KUALA LUMPUR, Oct 25 – The organiser of the controversial social event ‘I Want to Touch A Dog’ has finally broken his silence by apologising over the misconceptions and confusion arising out of the event held on Oct 19.

“I apologise for the unhappiness the event has caused. The objectives of the event were only for educational purposes such as allying the public’s fear of dogs, how to help rescue a dog and to what extent Muslims can handle a dog,” Syed Azmi Alhabshi said in a statement at Kelab Sri Selangor here today.  He added that the event did not in any way encourage Muslims to keep dogs as pets. This was mentioned in the social media account since September.

“My intention in organising this event was sincere and I had no ulterior motives such as challenging the beliefs of Muslims or Islamic rulings, belittling Islamic scholars or promoting liberalism,” he said and admitted that the event had some shortcomings. Syed Azmi did not take any questions and was escorted out of the building after reading his brief statement, despite pleas from reporters to answer their questions.

His lawyer Syahredzan Johan said Syed Azmi’s safety was now of concern as he had received several death threats following the event. Syed Azmi has lodged a police report over these threats. The co-organsier of the event and social activist Norhayati Ismail said that they did not expect such a huge turnout for the event as they had only anticipated a crowd of about 500 people.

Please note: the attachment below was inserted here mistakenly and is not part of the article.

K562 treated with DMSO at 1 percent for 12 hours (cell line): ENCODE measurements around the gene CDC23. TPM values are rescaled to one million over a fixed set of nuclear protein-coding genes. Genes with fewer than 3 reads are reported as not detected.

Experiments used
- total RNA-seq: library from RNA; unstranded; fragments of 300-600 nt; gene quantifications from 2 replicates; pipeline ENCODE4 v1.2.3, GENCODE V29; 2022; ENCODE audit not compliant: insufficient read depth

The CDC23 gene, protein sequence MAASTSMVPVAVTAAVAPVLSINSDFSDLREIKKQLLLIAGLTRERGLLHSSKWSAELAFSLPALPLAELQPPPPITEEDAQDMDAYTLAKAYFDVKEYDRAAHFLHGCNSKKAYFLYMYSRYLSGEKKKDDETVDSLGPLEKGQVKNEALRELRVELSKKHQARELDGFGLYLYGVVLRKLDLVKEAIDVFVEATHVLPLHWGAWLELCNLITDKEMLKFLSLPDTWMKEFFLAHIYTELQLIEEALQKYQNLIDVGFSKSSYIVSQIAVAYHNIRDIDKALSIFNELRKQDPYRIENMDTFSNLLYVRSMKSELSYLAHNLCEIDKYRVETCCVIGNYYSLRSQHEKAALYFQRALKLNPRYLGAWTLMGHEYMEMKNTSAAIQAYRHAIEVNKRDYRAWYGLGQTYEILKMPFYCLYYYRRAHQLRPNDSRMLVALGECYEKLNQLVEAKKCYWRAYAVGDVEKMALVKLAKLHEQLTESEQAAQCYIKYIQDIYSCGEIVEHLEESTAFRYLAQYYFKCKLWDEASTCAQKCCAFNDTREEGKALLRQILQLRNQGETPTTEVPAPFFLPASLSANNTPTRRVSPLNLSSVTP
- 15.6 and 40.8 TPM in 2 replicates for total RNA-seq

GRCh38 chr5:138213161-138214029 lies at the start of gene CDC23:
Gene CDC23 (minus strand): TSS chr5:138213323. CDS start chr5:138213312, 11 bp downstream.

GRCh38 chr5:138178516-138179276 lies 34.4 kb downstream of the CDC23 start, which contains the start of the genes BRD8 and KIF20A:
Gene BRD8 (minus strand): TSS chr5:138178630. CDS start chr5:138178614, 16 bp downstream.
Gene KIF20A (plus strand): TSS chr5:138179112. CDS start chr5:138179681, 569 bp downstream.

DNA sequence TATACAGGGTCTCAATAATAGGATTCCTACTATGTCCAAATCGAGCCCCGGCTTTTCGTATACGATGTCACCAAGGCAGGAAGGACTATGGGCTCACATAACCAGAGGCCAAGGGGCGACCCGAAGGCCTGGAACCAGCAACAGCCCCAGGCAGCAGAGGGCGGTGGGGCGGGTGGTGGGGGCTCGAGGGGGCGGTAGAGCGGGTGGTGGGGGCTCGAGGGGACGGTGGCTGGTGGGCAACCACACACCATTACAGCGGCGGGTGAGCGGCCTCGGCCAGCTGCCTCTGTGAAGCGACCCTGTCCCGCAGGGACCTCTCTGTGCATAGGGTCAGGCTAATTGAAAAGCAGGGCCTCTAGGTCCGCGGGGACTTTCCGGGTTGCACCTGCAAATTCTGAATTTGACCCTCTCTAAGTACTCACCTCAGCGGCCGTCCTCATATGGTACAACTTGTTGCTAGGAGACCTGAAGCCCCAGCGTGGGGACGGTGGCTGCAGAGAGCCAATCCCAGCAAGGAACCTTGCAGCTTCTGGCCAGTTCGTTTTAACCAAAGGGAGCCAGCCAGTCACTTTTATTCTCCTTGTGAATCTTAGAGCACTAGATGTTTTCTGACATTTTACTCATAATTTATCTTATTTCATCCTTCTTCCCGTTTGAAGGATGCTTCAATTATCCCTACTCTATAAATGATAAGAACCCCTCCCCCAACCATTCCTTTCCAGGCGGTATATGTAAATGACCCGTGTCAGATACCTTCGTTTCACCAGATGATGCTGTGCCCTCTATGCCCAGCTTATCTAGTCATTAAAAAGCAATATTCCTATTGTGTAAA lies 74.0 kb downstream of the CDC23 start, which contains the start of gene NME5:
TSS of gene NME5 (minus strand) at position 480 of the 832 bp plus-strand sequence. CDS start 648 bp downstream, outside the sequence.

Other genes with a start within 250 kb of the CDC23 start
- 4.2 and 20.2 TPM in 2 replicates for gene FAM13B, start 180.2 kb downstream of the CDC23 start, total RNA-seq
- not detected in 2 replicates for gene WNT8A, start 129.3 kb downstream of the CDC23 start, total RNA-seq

“We take responsibility for this as we did not have enough volunteers to help control the crowd. As such it made it difficult for us to manage the crowd,” she said, adding that they had no intention to allow Muslim participants to touch the dogs.  The controversial two-hour event in Bandar Utama last week saw close to 1,500 participants touching and taking pictures with dogs in an attempt to overcome the negative public perception of dogs.

Nation News

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